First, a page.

By Dr Catherine Armstrong
Following an inquiry by a jobseeker, this article will describe the different ways that you can find out about academic conferences in your field of study. We all know how important it is to go to conferences in order to disseminate your research and to network with other scholars, but how do you learn about conferences in the first place
Conferences: what are they?
There are generally two sorts of conference. One type is organised by the same group and held annually, perhaps in a different venue or with a slightly different theme. The other type of conference is a one-off stand-alone event. You will use the same sources of information to find out about both initially, but obviously you will know when an annual conference is coming round every year. You should try to get on their mailing list in order to be kept up to date with that conference, and you should note the name of the organiser.
If you enjoy a conference, then make sure you sign up to receive information for subsequent years. Some of these annual conferences are run by large professional organisations, such as the Organisation of American Historians for example, who charge a subscription fee. They also have their own website and publications, so it is easy to keep up with their activities.
How are they advertised?
There are usually two sorts of conference advertising. First a ‘call for papers' goes out inviting proposals for papers from interested parties. This can happen anywhere from a year to only few months before the conference. Then when a list of speakers has been finalised another round of advertising will be made inviting delegates to register and giving information about the programme, accommodation, travel arrangements and so on.
Where can I learn about future academic conferences?
- Personal contacts
- Academic departments
If you work regularly in an academic department you will have access to a ready source of information about conferences. Many conference organisers advertise by contacting heads of academic departments or their administrators. Many departments have a notice board or common room where such adverts can be easily accessed. Individual members of staff sometimes (if the building's regulations permit!) use their office doors to advertise conferences they are interested in, so spend some time looking round your department, or alternatively visit the relevant department at your local university.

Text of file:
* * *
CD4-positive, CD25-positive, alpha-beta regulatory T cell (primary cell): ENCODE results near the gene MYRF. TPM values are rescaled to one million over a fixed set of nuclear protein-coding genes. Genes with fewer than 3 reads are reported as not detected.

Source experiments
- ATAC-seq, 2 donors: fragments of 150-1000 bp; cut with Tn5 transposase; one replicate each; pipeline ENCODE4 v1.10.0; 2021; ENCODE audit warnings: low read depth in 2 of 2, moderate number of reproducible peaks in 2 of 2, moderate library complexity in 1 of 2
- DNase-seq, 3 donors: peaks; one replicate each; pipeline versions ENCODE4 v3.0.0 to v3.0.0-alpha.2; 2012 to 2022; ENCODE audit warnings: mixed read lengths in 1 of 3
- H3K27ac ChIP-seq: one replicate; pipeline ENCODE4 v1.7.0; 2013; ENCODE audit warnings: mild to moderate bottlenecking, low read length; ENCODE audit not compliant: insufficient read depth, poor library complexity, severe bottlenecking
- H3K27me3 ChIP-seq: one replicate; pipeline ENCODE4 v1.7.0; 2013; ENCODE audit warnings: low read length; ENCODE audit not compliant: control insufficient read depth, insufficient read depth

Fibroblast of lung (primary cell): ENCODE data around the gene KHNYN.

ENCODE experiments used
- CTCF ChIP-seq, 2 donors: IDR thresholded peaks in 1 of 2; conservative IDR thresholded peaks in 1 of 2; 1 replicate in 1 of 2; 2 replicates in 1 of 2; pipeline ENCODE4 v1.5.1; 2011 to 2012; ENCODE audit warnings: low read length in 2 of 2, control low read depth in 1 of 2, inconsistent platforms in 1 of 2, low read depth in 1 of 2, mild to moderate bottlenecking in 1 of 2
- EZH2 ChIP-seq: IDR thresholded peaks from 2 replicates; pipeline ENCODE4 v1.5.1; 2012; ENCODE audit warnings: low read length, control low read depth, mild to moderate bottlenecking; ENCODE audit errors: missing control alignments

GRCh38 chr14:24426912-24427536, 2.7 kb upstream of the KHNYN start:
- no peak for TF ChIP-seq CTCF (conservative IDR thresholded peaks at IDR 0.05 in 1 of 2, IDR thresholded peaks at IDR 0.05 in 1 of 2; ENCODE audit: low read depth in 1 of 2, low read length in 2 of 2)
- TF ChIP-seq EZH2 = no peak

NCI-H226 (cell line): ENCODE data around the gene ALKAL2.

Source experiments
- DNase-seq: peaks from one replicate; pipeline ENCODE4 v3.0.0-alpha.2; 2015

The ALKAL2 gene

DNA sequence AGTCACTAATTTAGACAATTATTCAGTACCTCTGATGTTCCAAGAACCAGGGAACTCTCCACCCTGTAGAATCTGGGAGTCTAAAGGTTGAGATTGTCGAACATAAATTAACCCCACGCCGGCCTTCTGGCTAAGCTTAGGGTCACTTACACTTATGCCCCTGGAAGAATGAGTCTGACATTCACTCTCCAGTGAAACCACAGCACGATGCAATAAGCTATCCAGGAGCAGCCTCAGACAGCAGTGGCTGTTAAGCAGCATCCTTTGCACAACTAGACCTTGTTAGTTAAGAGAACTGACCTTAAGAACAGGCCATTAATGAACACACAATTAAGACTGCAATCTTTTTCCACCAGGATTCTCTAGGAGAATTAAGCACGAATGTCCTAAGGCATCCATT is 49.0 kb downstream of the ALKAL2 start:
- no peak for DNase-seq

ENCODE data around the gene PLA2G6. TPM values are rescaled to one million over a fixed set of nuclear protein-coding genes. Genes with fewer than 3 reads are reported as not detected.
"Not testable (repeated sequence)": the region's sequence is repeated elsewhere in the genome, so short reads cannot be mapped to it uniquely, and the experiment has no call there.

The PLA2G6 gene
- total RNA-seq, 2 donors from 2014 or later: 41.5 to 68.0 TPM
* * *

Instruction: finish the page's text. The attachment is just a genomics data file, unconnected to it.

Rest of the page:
- Electronic mailing lists
Many subject areas have electronic mailing lists that you can subscribe to that will send you messages about conferences and calls for papers. An example in the Humanities is H-Net, which is based in the U.S. but advertises conferences, workshops, fellowships and prizes across the world. It is also possible to go direct to their website and search lists of conference postings. From the short messages on mailing lists you should get some idea of the subject covered by the conference, its location and most importantly the names and contact details of the conference organisers to whom any further inquiries can be directed. Information might also be given about plenary or keynote speakers (i.e. eminent scholars in the field who have been persuaded to give a paper already to attract more interest).
Smaller organisations have electronic mailing lists to keep their members abreast of events in their field. They may send out regular bulletins, or simply email you as and when new information comes in.
This is a good way of finding out about conferences because if adverts appear in a journal you subscribe to or are interested in then the conference should be relevant to you. Make sure you check the latest issue because journals can take quite a while to reach libraries and their subscribers, meaning there's not much time to respond to a conference advertisement. If you are looking at a printed copy of a journal in a library, the latest issues are often kept somewhere else on a separate shelf so ask a librarian if you can't find them.
- Organise your own conference!
If there doesn't seem to be any conferences of interest in your own field, don't despair, simply organise your own! While this may seem like a huge undertaking, especially for scholars at the start of their career, it's actually incredibly rewarding and great for networking with other academics. Start small and organise a one-day event with perhaps four or five invited speakers. Colleagues, and especially your head of department, will help you to get external and internal funding to pay for the conference because it will be prestigious for your institution to do so. These things cannot be rushed; conference organisation takes a lot of time and you may find yourself attending many discussions about how to run the conference before it finally comes to fruition. Having said that, hosting your own conference will look great on your CV!